The Stakeholder Engagement Process
CivicLab’s Stakeholder Engagement Process is a relationship-based, systems-building approach. It is rooted in the idea that when it comes to addressing complex social challenges, it’s a systems thing, not a single thing. And the “system” is the way we have chosen to work together.
Every community has a process it uses to collaborate, whether it knows it or not. And before things can be made better, a group has to be able to see their process and understand it. As the adage says, if you can’t describe what you are doing as a process, then you may not know what you are doing.
Dozens of communities have used the Stakeholder Engagement Process to tackle challenges of all types and sizes – ranging from redesigning wrap-around supports, co-creating public spaces, and establishing the most equitable community in America for youth.
CivicLab has taught this process to hundreds of organizations and partnerships across the country in their Stakeholder Engagement Process Lab.
WHAT IS IT? A relationship-based, systems-building approach to addressing complex social problems by redesigning the way people work together.
WHAT IS ITS PURPOSE? When it comes to community collaboration, the process is the product. The purpose of the process is to discover and pioneer new ways of working together, creating a system that brings out the best in people. Frameworks 2-3
GUIDING QUESTION: What question are we collectively working to address? Framework 4
WHO: Identify the relationships that affect the guiding question
- Improving a system is everyone’s responsibility: Who will accept responsibility for the various roles on the guiding team? Frameworks 5-6
- Whose relationships most shape and influence the guiding question? Frameworks 7-8
- Beneficiaries: Who does the system serve? (targeted populations)
- Providers: Who serves the system?
- Leaders: Who can change the system?
WHY: Understand how the relationships currently work
- Transforming a system is ultimately about transforming relationships: What relationships currently exist among the stakeholders? (primary data)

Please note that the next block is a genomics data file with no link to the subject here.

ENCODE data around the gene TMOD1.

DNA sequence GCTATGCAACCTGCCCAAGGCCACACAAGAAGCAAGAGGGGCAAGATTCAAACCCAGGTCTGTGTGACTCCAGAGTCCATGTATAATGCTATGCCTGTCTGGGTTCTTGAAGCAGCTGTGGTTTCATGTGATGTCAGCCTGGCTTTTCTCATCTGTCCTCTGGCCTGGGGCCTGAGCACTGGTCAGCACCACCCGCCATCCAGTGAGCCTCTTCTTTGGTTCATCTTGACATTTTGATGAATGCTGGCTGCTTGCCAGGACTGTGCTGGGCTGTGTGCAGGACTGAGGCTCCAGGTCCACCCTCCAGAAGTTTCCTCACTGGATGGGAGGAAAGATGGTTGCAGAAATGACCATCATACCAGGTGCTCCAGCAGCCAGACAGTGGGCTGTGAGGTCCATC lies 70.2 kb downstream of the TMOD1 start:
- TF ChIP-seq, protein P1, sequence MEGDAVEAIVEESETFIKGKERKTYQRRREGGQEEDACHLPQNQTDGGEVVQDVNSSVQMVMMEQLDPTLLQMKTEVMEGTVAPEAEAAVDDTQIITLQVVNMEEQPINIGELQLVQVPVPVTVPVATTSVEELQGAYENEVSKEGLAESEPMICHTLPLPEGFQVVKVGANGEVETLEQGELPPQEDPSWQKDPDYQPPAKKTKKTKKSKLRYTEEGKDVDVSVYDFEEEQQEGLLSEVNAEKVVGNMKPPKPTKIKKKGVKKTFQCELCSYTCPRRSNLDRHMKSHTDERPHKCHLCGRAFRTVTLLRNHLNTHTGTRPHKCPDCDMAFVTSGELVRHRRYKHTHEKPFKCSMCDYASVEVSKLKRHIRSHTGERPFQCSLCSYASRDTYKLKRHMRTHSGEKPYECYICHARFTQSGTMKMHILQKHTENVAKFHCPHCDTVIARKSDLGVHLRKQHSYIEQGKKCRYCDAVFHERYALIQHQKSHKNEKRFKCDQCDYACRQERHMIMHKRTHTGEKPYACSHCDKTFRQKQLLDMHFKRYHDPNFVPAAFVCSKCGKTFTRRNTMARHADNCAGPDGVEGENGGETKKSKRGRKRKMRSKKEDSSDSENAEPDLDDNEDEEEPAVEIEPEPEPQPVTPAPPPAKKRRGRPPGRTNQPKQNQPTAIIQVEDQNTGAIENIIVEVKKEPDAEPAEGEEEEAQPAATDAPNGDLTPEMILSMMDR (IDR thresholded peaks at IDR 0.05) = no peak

- Providers: How are the stakeholders serving the system currently working together? Frameworks 9-10
- Beneficiaries: Have the voices and experiences of those being served by the system been collected and understood in context? Frameworks 11-13
- Leaders: How is the current design of the system’s structure creating problems and inequities for the beneficiaries and providers? Framework 14
- What do we know and not know about the guiding question? To foster a shared understanding, what data can we share and what does it mean to us? (secondary data)
- We must ensure equity before we can enjoy equality: Have we explored the primary and secondary data using an equity lens?
- As long as it remains invisible, it remains unsolvable: What is it that we want to make visible within the system? Framework 15
WHAT: Co-create new ways of working together
- Leveraging the evolutionary potential of the present, what outcomes do we want to co-create together? What difference do we want to make? Frameworks 16-18
- It’s a systems thing, not a single thing: How could we change and improve the way we work together to achieve the desired outcomes?
- Providers: How could we improve the relationships among the providers who serve the system? (remember: the “system” is the way we work together)
- Beneficiaries: How could we improve the relationships among the beneficiaries whom the system serves? (empowering them to more effectively self-organize)
- Leaders: How could we improve the relationships among the leaders who can influence and change the system? (seeing and understanding the system)
- Intrinsic Relationships: How could we improve the way the providers serve the beneficiaries?
- Power Dynamics: How could the leaders shift more power to the beneficiaries, giving them more voice and choice about how the system works?
- System Redesign: How could the leaders and the providers better redesign the system to improve the way it serves all people? (coordinated entry, system navigation, coordination, integrated service teams, feedback loops, transforming the system by changing the type of system it is thought to be, etc.)
- Create a model or framework visually showing the new system. A set of key factors must be conceived and pursued as a coherent whole because they work together interactively. Framework 19
HOW: Redesign the work by rewiring relationships
- A system cannot be controlled, but it can be re-designed: How will we redesign the way we work together? What relationships should be formed, rewired, and strengthened? (based on the new co-created model or framework)
- Start small, think big, aim high: How will we pilot and test out the newly redesigned relationships? A pilot project should “re-humanize” a social system, reducing challenges down to a human scale, taking them to a local level, and re-engaging those that have a stake in the outcomes of the system. Framework 20
- A dynamic problem cannot be solved with static data: How will we measure the new outcomes produced by the rewired relationships? Over time, can we shift the way we measure the work…
From → To
Isolated Measures → Shared Measures
Programmatic, Organizational → Systems-Level
Static, Episodic → Dynamic, Real-Time
Secondary Data → Primary Data (People-Specific)
Reactive Analytics → Predictive Analytics
- How will we evaluate what we learn and determine what measures have meaning to us? How will we return learning back to the system?
- Sustainability is not an event, stage, or phase of implementation. It is a continuous process of situating the new ways of thinking, learning, and working within the system. How will we organize, coordinate, and embed our new way of working together into the system giving it permanence? Frameworks 21-24